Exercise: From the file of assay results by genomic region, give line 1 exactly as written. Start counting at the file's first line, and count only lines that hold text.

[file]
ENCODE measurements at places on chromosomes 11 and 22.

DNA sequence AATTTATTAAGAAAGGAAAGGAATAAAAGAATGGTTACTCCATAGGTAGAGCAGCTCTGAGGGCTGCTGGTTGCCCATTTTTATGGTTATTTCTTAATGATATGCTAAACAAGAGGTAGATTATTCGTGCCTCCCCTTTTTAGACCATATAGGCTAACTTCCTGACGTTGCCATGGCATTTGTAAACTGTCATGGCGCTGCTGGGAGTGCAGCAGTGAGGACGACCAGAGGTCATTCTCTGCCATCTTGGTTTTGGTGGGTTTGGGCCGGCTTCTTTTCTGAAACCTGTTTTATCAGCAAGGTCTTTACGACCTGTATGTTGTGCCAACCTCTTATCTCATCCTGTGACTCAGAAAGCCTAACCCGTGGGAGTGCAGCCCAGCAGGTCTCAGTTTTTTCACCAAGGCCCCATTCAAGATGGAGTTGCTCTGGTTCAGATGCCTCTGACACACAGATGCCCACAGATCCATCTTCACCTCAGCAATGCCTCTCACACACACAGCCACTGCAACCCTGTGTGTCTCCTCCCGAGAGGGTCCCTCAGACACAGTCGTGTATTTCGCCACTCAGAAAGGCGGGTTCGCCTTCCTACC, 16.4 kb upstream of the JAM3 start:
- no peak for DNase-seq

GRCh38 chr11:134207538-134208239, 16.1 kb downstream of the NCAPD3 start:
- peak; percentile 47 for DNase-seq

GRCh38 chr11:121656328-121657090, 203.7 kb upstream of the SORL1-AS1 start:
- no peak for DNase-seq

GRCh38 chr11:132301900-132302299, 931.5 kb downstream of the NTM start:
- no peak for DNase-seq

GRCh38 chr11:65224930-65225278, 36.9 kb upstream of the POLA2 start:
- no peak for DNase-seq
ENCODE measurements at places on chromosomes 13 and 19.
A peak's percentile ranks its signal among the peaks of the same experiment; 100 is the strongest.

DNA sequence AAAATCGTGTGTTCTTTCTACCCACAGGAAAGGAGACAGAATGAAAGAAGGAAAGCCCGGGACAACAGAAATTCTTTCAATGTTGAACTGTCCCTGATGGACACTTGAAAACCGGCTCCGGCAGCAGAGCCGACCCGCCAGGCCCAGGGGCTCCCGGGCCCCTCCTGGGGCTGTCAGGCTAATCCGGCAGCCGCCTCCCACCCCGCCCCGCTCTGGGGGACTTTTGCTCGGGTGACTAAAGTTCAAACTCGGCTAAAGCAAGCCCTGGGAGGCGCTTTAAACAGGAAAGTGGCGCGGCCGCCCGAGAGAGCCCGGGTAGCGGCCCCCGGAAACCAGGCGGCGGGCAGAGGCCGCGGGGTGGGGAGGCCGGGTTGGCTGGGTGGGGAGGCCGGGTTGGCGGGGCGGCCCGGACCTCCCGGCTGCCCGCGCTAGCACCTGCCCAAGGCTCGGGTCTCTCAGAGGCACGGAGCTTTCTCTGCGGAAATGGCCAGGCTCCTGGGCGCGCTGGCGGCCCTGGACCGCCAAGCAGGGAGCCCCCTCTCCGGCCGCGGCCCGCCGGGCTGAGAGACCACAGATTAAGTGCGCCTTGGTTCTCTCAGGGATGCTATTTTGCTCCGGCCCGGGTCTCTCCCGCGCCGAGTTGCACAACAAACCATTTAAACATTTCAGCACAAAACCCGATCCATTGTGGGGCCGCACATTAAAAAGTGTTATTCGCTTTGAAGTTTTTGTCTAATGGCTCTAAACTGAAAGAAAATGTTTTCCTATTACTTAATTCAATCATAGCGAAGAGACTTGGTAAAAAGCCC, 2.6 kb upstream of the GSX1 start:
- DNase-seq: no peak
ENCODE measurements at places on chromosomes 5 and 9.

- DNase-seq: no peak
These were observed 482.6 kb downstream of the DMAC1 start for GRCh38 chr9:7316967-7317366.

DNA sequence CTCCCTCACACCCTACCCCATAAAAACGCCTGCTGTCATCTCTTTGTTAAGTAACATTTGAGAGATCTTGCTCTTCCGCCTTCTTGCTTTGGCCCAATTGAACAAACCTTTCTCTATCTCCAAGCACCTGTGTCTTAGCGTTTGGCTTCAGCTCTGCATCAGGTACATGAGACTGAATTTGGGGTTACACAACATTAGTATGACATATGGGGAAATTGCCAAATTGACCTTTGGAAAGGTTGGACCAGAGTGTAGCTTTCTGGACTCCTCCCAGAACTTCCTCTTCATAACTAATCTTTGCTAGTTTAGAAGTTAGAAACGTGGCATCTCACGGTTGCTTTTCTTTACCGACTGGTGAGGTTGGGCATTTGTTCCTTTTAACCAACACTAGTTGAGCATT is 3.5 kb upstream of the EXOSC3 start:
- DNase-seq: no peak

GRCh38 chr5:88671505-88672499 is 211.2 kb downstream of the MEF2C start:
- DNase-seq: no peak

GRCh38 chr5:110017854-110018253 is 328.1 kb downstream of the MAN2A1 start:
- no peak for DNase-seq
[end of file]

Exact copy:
ENCODE measurements at places on chromosomes 11 and 22.